5 Days, 5 Nights, 3,000 Miles, and 10 Hours of Sleep—but Who's Counting?
Contestants in the Great Texas Birding Classic face off in fierce competition. The real winners, though, are the birds themselves.
Two hours before dawn, and the valley's blast-furnace heat was already intensifying. Four men padded along a dirt road. A half-mile away, flatbed trucks made their way along Highway 83, a narrow strip of asphalt near the U.S.–Mexico border, angling north and west from the Gulf Coast.
The men raised their binoculars briefly to watch a satellite move across the horizon. "You think they threw us a red herring?" The men had been told they could see a common poorwill here, but after a few minutes of searching, Michael Manson was beginning to wonder. The tip had come from a competitor. "No," he said, answering his own question. "They wouldn't do that."
Not even to gain an edge in what has become the Ironman of birding marathons: the Great Texas Birding Classic.
Each spring along the state's 500-mile Gulf Coast, from Brownsville to the Louisiana border, teams of three to five birders battle for five straight days—sleeping optional—to see who can bag the most bird species. At stake are bragging rights and $50,000, which will be spent on habitat conservation. By the time the dust finally settles over sanctuaries up and down the coast, sponsorship money will have been distributed to projects ranging from the acquisition of bottomland hardwood forest to the restoration of tallgrass prairie.
"From a conservation standpoint, you couldn't ask for a better event,"says Jesse Grantham, Audubon's director of bird conservation for Texas and a participant in a one-day variation on the main event. "The Classic has a product at the end other than just a long list of birds. You come back with something accomplished."
From a birding perspective, you couldn't ask for a better venue. More than 75 percent of all bird species occurring in the continental United States have been reported in Texas—about 600 in all. These include migrants from Mexico and Central and South America as well as vagrant species that wander over the border.
The experience is addictive. Manson, a biology professor at Texas A&M, was competing for his fourth straight year, as was A&M bioacoustics specialist Scott Brandes. Their team, the Zeiss Guys (sponsored by the binoculars maker), also fielded two newcomers: A&M graduate students Damion Marx and Karl Kosciuch.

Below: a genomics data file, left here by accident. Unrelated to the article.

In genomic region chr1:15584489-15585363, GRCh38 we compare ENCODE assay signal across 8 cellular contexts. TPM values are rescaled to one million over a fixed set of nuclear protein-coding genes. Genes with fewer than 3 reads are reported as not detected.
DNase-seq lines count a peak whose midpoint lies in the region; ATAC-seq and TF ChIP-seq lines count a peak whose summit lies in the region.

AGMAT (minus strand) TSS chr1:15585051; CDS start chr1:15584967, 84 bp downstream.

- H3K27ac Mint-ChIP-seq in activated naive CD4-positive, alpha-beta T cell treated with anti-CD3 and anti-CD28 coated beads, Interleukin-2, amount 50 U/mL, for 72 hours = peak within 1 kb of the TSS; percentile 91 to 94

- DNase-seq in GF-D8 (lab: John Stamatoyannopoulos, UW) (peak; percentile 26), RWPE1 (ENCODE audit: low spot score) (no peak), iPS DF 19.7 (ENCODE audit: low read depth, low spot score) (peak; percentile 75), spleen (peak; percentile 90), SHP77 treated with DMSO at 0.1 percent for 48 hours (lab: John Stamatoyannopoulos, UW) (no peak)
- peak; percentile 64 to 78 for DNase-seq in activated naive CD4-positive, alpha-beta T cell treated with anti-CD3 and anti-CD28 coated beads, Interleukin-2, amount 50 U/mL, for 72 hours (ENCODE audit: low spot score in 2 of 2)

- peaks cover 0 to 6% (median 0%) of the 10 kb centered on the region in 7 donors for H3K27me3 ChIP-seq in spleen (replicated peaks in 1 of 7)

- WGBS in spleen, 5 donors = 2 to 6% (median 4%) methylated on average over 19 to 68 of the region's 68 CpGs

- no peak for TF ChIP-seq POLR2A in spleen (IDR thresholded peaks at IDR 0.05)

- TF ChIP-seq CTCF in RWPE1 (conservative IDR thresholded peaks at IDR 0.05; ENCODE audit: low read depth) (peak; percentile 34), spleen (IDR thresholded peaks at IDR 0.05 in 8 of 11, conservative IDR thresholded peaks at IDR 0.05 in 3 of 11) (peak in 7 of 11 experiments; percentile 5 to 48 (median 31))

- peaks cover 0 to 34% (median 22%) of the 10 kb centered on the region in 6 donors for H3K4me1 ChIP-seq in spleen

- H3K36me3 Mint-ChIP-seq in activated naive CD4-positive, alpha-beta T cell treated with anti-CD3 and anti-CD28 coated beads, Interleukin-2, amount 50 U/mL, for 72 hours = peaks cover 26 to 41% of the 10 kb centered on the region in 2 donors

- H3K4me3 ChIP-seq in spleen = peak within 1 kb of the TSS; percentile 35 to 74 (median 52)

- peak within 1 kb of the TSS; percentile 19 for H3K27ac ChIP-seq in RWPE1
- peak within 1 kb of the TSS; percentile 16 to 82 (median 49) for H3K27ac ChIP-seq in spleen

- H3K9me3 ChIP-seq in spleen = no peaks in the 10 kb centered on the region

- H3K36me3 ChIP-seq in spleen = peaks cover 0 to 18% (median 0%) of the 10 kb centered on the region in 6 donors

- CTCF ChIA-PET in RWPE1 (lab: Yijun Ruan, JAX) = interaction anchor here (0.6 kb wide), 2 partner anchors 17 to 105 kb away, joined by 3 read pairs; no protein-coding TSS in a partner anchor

Right now all four were frustrated. The poorwill was nowhere to be seen, and other competitors were arriving, along with the sun. A dusty Ford Explorer driven by Nicholas Block, 21-year-old captain of the Classic's youngest team, the Third-Basic WildBirders, and a onetime student at Rice University in Houston, pulled up.
"So, where'd you end up yesterday?" Block asked Manson. Silence.
"What, do you think I'll steal your birds?"
"Yeah," said Manson, only half-joking. The Zeiss Guys moved down the road. Roosters began to crow around nearby homes. Manson pursed his lips just so and let out a soft exhalation. The response: a gentle, onomatopoeic whistle. "That's it," Manson said. "Let's go!"
Day 2: Zapata Brief pit stop for the Zeiss team. A sun-beaten digital thermometer above a bank reads 115 degrees. Milk shakes are critical fuel for competition. Dairy Queens up and down the Great Texas Coastal Birding Trail, which the Classic traces, benefit from the thirst-driven participants. This year 236 people from California to Rhode Island, and from seasoned adults to "roughwings" (aged 8 to 13), competed in either the full five-day tournament or single-day contests. Since the event attracts a growing number of nature tourists to the birding trail, communities en route that have preserved habitat for good birding are able to cash in.
"Many of these communities are rural," points out Shelly Scroggs, who coordinates the Classic for Texas Parks & Wildlife. "And birders travel during the nontypical travel season. By putting prize money back into the trail, we're hopefully creating new sites and new opportunities for communities along the coast to feed their economies year-round."
The Classic is said to be the "biggest, longest, and wildest" birdwatching tournament in the United States—and this year it became even more fanatic. Contestants used to bird for three 24-hour days in different coastal regions, spaced out by two days of nonbirding rest. But since most teams spent that downtime scouting, the staff changed the Classic to an official free-for-all. Now teams can bird anywhere in Texas's 41 coastal counties, for the duration of the event.
Which means that for most teams, moments of avian pandemonium—seven or eight species in a few minutes—are punctuated by intervals of driving, driving, and more driving. The Classic is not so much about science as sport, and one that ratchets up the profile of birding from a leisurely pastime to a pursuit a little nearer the Cannonball Run. A British tourist marveled at the Zeiss team during a roadside chat. "You're not birdwatching," he said. "You're bird racing!"
Before Zapata's scorching heat drove them indoors, the Zeiss Guys ranged across a small park near the Rio Grande's Falcon Dam, searching for a black-tailed gnatcatcher. The local rare-bird alert had reported several nesting there.
The group quickly saw a Couch's kingbird and a Bullock's oriole, and got a good telescope view of a crested caracara—fairly spectacular, with a hawk's silhouette mated to a vulturelike, carrion-tearing beak—soaring above the dam, which divides the Rio Grande into lazy wetlands on one side and a vast reservoir on the other. But the gnatcatcher, a bird the team would be unlikely to see anywhere else, remained elusive. "The toughest thing is to decide how much effort to expend on one species," said Manson.